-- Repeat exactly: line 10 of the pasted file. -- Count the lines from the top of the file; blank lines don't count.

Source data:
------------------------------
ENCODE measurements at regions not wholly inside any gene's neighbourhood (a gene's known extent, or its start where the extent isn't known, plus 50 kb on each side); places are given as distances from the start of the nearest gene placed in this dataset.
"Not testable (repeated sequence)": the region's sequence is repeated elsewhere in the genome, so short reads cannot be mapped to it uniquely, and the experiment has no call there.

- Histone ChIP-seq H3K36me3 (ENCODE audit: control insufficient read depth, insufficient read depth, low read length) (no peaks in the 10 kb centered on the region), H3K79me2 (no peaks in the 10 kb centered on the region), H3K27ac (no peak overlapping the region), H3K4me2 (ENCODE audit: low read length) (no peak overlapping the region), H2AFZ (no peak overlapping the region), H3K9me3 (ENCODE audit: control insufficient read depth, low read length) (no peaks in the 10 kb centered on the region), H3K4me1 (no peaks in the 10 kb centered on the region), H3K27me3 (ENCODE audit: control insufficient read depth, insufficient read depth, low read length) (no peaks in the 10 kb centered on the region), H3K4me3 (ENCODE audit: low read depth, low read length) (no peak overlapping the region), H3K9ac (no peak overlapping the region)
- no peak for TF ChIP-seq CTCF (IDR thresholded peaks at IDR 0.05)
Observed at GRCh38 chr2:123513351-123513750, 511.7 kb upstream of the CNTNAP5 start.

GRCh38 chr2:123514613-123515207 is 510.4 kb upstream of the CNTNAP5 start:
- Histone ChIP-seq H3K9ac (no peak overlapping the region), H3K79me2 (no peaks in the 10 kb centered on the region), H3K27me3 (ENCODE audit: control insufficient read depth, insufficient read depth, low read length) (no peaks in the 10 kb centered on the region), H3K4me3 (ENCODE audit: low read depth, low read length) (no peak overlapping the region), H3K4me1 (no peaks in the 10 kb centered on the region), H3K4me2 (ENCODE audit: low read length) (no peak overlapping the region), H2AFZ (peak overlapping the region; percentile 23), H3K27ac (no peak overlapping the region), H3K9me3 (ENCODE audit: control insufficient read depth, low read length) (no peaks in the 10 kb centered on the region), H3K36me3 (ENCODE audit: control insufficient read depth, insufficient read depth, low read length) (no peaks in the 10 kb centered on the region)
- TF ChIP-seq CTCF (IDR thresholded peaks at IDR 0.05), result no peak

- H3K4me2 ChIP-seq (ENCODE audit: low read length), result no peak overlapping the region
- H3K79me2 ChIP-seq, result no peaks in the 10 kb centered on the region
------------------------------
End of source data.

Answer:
- H3K79me2 ChIP-seq, result no peaks in the 10 kb centered on the region